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Elementary, My Dear Watson

The impressive demonstration of IBM’s Watson supercomputer competing against human players on Jeopardy is certain to stir a lively debate about the implications of this technology. Is Watson a breakthrough or a clever set of programming tricks that have inherent limitations? Will technology like Watson replace humans? And who will be liable if a human makes a bad decision based on technology like Watson? Even within the computer science and artificial intelligence (AI) community, Watson’s performance will provoke disagreements about its significance and its practical applications. However, such questions and issues often arise with the creation of new technologies, whether we are talking about healthcare, communication, transportation, energy, or other innovations that impact our daily lives. Such concerns rarely stop adoption.

It seems clear that Watson is not a substitute or replacement for human reasoning or actions, anymore than our desktop computers or smartphones, but like them simply a tool. Watson’s creators have not proposed it as a replacement for human thinking, but as an enhancement for human processing. Despite Watson’s winning Jeopardy against human competitors, the IBM team noted that the technology is a win for humans. By building better tools, we extend our abilities.

Without a doubt there are limitations to this type of technology. Some of those were obvious over the three days of Watson’s competitive participation on TV. However, Watson’s successful accomplishment stands as one of the best examples of where technology is headed in terms of our computers being able to deal with language based information. While we see this already with improvements to Internet search engines, Jeopardy represents an even greater challenge because the game requires more than parsing words and phrases and returning a list of related information. To play, Watson also had to interpret the many nuances found in the English language, including puns or subtle wordplay, and come up with a single correct response.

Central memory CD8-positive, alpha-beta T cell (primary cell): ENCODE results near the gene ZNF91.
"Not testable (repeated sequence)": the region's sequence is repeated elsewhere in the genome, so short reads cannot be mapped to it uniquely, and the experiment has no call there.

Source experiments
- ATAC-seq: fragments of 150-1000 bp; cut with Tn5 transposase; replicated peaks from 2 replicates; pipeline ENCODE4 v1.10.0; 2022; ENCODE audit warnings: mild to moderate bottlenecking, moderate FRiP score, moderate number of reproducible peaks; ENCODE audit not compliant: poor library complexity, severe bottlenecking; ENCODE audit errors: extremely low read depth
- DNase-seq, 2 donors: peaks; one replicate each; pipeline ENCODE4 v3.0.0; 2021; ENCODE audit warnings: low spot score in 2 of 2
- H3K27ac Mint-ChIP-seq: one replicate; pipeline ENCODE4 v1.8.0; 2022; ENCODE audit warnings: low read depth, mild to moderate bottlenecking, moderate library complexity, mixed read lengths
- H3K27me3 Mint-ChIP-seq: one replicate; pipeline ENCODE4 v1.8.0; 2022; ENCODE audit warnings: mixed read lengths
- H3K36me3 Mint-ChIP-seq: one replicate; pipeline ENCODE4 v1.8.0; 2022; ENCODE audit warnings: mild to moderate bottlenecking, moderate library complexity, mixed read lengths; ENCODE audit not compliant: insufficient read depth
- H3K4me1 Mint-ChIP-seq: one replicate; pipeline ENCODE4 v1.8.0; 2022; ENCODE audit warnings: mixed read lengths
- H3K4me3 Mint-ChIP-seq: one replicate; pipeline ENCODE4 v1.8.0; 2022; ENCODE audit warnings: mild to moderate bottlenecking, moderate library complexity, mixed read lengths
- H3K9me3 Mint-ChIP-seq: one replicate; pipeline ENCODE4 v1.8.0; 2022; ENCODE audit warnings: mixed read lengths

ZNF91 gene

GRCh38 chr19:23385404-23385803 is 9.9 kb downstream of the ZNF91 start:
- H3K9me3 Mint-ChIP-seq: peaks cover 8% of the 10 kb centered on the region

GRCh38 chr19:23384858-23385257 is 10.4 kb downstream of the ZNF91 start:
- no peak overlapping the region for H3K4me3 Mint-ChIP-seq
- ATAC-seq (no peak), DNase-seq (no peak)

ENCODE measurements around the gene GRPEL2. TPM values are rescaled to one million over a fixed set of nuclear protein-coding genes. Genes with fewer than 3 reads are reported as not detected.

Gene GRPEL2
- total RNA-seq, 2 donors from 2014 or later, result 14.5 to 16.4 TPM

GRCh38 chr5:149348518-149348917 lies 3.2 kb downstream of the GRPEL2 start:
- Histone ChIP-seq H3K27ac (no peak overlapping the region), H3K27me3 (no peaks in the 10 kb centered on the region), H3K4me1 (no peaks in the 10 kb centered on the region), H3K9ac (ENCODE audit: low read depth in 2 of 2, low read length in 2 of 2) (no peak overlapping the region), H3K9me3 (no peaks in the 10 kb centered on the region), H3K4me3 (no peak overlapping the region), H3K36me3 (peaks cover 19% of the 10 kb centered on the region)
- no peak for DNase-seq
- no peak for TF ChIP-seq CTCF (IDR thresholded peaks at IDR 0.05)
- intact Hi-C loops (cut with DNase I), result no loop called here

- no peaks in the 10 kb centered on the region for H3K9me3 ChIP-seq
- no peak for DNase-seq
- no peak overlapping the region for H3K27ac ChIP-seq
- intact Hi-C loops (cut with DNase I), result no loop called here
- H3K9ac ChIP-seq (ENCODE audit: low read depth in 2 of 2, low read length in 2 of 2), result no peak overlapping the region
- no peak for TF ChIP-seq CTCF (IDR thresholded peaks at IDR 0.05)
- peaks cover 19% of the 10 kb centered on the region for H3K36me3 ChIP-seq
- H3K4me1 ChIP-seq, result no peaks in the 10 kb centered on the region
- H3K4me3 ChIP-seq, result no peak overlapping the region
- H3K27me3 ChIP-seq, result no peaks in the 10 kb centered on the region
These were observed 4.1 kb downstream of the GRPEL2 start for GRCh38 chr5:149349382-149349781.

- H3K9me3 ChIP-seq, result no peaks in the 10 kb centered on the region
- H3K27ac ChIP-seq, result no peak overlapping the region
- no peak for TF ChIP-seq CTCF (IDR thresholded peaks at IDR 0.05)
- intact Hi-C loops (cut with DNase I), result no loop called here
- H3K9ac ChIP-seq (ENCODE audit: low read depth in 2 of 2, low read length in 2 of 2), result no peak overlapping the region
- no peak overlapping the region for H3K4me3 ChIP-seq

I have long had an interest in interfaces that enable users to naturally interact with computers. It started over 30 years ago, when I learned to program in BASIC, a computer language that is very English-like in its syntax. Arriving at Microsoft in 1981, I was excited about being assigned responsibility for managing what was then Microsoft’s flagship product line of BASIC interpreters and compilers. For me, BASIC unlocked the power of PCs instead of the cryptic assembly language understood only by programming wizards. In the early PC world with limited applications, BASIC was one of the simplest way to communicate with your computer.

Later, I moved over to Microsoft Windows where I explored the benefits of graphical presentation of visual  information and its point-and-click interface. However, despite the way that graphical user interfaces expanded the market for computers, I still wanted to go further in terms of defining natural user interfaces. So in the late 1990’s, I assembled a small team to create Microsoft Agent, a simple technology that enabled interactive virtual personalities as part of the user interface. I was convinced that the failure of Microsoft Bob (and its later successor, the Office Assistant) was not because it was a bad concept, but because the technology was too immature and limited in terms of how it could be and was applied.

To partially address this, we included support for speech technologies in an attempt to facilitate a conversational style of interaction. However, despite claims of greater than 90% recognition accuracy, it quickly became clear that conversational dialogues could not rely solely on existing speech recognition engines, since such technologies only focus only matching sounds of words. Such an interface would require a greater understanding of the context, including syntax and semantic meanings of words. So as a next step, we proposed to build a simple language processing framework where dialogue templates could be used to help structure a conversation. However, my efforts had to be discontinued over doubts about whether it was solvable problem.